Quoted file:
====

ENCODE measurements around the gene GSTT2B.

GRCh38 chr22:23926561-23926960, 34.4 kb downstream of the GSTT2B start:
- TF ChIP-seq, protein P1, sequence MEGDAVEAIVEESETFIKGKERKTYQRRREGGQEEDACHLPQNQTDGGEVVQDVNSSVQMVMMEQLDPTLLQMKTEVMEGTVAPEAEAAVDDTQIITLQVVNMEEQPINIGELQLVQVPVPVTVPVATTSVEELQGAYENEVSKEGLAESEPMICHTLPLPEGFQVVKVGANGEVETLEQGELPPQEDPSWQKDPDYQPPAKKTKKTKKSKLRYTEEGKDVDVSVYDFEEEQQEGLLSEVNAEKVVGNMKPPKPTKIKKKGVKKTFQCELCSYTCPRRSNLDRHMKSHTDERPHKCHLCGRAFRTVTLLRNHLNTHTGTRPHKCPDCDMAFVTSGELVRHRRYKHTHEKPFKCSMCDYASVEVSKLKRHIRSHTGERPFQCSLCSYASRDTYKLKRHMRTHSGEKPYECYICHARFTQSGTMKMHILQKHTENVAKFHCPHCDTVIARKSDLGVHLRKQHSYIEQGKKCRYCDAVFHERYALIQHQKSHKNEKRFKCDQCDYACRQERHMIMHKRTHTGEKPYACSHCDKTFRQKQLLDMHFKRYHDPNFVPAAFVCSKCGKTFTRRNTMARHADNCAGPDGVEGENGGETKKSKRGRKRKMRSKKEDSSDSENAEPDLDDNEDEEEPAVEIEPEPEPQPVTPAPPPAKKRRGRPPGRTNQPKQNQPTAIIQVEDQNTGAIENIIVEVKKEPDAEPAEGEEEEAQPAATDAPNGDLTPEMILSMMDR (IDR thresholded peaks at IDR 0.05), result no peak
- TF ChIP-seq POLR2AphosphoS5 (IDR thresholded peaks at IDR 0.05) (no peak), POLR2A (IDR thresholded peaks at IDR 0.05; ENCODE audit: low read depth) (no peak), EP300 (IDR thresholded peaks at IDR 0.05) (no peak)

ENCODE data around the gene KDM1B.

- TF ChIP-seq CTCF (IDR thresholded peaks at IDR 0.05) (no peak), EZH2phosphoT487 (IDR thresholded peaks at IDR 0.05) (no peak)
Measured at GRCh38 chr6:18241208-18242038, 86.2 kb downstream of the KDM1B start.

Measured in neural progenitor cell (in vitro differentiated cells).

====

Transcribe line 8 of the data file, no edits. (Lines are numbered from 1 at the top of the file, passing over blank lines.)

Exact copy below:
Measured in neural progenitor cell (in vitro differentiated cells).